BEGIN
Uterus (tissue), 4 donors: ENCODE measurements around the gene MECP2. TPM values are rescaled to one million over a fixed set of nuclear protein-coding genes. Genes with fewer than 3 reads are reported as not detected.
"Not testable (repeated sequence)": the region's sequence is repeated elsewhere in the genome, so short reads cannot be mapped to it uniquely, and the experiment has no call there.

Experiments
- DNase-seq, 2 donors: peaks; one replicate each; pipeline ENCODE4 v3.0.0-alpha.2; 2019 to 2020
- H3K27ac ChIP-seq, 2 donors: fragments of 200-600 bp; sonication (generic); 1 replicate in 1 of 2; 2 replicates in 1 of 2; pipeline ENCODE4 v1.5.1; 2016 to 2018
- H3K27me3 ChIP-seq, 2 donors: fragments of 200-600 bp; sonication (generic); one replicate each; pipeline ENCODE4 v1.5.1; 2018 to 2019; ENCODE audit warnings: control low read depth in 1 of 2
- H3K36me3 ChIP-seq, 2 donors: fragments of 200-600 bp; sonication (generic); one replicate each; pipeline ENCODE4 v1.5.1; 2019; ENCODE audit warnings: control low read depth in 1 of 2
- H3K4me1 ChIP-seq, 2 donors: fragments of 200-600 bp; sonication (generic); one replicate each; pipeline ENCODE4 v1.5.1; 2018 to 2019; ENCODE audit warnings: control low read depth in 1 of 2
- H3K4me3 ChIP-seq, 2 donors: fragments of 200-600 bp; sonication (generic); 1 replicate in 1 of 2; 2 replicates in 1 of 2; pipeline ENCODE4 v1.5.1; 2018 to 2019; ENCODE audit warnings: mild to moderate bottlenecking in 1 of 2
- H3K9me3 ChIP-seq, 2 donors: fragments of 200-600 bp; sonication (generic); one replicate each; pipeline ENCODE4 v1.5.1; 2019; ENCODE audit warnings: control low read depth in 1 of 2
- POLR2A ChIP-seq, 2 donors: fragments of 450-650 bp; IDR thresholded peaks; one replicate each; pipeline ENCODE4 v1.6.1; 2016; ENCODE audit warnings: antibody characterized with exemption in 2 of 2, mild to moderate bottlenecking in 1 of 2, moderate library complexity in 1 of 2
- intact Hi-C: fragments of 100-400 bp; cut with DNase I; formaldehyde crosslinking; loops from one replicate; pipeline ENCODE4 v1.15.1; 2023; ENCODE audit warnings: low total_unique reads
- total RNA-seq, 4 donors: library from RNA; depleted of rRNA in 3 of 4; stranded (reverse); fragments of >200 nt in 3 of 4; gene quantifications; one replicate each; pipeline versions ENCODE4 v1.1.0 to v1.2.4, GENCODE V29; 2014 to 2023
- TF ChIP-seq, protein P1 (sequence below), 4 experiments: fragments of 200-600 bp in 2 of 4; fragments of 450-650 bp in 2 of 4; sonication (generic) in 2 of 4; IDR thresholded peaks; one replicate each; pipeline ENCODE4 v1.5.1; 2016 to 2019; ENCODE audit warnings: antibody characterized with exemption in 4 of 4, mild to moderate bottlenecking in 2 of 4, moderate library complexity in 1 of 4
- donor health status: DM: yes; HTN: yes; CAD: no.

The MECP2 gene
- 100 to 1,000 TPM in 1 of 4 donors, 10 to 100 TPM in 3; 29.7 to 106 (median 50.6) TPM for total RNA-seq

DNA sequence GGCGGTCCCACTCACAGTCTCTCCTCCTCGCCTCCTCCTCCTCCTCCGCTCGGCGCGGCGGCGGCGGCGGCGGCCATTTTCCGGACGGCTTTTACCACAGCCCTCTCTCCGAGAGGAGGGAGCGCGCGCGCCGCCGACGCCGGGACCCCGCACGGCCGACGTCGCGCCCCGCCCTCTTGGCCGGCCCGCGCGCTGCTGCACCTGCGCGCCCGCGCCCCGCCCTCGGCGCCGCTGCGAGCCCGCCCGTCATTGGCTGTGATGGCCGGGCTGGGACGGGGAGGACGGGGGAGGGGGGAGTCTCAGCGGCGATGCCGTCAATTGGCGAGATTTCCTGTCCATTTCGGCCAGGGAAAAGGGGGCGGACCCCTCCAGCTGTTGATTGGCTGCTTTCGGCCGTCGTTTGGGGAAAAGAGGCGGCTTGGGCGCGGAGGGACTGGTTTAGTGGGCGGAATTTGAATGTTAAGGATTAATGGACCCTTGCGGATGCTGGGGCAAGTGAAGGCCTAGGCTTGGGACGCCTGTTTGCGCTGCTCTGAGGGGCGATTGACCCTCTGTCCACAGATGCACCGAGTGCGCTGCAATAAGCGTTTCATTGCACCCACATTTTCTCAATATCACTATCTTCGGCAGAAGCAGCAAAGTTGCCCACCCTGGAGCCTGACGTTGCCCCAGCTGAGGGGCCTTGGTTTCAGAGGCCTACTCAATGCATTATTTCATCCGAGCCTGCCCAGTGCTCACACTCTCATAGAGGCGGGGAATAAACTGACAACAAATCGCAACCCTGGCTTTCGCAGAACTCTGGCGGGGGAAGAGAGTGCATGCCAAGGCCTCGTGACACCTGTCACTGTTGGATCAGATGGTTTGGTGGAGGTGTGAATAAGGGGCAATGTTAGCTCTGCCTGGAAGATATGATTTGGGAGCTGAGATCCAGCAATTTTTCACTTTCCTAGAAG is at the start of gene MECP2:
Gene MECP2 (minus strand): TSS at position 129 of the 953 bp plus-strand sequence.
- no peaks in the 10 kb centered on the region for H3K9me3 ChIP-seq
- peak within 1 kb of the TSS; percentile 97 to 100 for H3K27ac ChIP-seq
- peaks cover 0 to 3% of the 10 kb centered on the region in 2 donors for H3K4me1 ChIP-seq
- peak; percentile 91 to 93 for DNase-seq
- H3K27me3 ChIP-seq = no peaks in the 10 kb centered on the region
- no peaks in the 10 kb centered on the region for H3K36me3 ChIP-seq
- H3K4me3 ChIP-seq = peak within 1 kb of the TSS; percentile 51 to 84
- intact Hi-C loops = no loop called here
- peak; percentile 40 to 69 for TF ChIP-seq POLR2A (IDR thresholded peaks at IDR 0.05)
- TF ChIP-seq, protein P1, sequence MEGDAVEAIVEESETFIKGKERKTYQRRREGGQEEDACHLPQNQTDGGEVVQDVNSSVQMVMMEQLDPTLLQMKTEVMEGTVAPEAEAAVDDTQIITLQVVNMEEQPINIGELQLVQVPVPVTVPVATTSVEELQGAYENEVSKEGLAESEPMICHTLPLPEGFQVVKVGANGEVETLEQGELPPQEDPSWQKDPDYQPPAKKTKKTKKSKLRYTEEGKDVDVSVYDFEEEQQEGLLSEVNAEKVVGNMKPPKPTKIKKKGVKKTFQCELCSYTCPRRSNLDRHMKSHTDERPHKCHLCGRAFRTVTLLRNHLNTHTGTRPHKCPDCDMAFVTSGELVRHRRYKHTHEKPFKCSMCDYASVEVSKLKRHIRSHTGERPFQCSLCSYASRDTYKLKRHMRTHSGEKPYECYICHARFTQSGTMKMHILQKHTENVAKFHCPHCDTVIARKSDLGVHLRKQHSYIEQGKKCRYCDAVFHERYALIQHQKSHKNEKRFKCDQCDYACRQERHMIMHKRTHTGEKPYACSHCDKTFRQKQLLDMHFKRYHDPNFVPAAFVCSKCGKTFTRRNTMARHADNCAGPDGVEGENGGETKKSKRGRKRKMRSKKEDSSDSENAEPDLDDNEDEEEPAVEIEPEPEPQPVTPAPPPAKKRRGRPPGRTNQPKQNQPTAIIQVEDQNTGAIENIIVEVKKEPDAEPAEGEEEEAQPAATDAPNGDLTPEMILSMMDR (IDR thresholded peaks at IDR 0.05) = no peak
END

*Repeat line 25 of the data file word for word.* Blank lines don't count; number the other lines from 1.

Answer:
- no peaks in the 10 kb centered on the region for H3K36me3 ChIP-seq